MERAS, the midwives’ union, says their member midwives have voted overwhelmingly in favour of a final pay equity settlement from Te Whatu Ora.
Last month the union, which represents more than 90% of Te Whatu Ora employed midwives, announced it had received an offer from Te Whatu Ora which was then presented to members. Voting closed today at noon.
“This is a very positive result. It’s been five years since the pay equity process, to address historical sex-based undervaluation, commenced for hospital employed midwives,” says MERAS spokesperson Caroline Conroy.
The settlement agreed today includes an additional lump sum of $15,000 pro-rated for those employed during 1st January 2020 to 3rd April 2023, and increases on the hourly rate which will be back dated to 4th April 2022. An interim payment was ratified at the end of June and those payments have been made to midwives.
The outcome of the pay equity process will now become part of the Collective agreement negotiations with Te Whatu Ora.
Ms Conroy says a separate pay equity claim has been made for midwives employed in non-Te Whatu Ora maternity units and hopes it will not be a long and drawn-out process because the midwives working in those units are now being paid considerably less than their colleagues within Te Whatu Ora and this creates some vulnerability for the ongoing provision of those services until their claim is settled.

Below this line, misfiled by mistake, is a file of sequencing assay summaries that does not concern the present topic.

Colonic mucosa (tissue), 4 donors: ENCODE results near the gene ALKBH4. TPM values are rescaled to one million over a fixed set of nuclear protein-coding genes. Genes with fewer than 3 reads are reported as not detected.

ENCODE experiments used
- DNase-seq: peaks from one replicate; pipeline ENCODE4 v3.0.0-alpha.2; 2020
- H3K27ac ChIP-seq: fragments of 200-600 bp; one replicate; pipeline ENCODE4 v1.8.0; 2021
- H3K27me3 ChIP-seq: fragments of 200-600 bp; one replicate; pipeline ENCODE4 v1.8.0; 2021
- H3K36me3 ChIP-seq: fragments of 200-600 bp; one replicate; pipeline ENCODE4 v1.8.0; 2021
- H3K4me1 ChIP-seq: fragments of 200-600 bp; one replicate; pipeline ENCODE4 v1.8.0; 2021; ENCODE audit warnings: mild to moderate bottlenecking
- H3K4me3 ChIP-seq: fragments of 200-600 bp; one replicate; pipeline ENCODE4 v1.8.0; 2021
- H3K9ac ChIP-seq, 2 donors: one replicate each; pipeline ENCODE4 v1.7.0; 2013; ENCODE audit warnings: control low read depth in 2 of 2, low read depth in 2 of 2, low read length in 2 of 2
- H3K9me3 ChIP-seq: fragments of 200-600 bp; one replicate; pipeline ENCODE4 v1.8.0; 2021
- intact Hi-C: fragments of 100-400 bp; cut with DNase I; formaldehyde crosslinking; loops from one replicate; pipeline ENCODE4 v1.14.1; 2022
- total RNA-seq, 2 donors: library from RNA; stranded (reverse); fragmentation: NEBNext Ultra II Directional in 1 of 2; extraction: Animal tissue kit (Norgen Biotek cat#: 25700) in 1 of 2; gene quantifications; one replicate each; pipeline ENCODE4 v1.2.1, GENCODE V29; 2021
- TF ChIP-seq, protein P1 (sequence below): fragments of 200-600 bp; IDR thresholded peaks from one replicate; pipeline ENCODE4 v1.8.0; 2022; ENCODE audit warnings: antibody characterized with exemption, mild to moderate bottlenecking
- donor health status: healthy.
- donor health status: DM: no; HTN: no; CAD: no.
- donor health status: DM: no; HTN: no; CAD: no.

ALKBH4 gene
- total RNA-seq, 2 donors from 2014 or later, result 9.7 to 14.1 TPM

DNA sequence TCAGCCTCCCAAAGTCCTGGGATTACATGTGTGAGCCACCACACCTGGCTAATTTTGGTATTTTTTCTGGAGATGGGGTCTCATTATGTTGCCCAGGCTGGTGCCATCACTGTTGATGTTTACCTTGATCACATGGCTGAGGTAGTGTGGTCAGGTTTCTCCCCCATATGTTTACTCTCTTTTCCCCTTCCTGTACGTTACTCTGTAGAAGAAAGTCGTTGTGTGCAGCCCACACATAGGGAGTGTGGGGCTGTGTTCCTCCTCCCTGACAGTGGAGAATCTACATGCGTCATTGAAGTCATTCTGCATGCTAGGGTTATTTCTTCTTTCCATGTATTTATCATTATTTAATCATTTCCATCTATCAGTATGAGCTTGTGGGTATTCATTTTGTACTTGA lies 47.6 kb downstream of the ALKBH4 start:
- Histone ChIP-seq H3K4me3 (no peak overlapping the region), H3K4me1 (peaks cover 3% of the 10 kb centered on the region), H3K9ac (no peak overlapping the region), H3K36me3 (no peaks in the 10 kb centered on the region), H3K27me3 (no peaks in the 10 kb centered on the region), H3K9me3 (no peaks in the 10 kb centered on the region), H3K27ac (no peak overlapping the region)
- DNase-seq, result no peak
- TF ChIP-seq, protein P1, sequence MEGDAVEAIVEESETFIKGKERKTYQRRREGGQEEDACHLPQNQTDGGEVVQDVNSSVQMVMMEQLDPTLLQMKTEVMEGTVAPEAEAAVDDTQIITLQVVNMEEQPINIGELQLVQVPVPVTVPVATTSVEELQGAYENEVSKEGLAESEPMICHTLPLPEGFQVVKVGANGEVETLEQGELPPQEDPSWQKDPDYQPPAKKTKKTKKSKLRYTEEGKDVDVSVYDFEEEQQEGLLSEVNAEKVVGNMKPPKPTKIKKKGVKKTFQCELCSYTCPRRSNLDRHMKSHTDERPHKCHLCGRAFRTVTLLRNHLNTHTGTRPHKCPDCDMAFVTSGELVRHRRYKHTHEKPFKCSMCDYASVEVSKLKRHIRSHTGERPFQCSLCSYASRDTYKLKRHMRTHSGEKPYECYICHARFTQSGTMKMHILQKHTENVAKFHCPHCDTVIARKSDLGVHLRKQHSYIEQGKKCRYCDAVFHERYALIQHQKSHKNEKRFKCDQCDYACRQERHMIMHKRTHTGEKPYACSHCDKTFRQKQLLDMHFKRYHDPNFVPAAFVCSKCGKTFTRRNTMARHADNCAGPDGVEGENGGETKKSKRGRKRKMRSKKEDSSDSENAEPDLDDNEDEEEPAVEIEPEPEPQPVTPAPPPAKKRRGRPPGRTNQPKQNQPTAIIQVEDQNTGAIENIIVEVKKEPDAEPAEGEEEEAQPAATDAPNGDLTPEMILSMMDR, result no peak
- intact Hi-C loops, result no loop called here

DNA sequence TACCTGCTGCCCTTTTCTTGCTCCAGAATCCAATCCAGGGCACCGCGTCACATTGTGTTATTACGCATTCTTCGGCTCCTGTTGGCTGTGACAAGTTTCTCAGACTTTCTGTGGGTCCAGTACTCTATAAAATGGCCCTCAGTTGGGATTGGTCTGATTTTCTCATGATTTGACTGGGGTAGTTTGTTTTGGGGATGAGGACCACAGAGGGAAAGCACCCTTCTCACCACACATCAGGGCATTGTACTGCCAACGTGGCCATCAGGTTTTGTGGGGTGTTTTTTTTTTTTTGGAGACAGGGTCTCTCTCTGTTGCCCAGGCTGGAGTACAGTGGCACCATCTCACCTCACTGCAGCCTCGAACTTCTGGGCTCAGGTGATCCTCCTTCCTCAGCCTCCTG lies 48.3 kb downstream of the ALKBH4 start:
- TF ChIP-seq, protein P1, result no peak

“We all want the best for our midwives and of course the thousands of women and babies who use the maternity service in Aotearoa New Zealand. The pay equity outcome goes some way to recognise and value the work that employed midwives do and the expertise they bring to their role but this now needs to follow through to those midwives employed in maternity units outside of Te Whatu Ora with some urgency,” she says.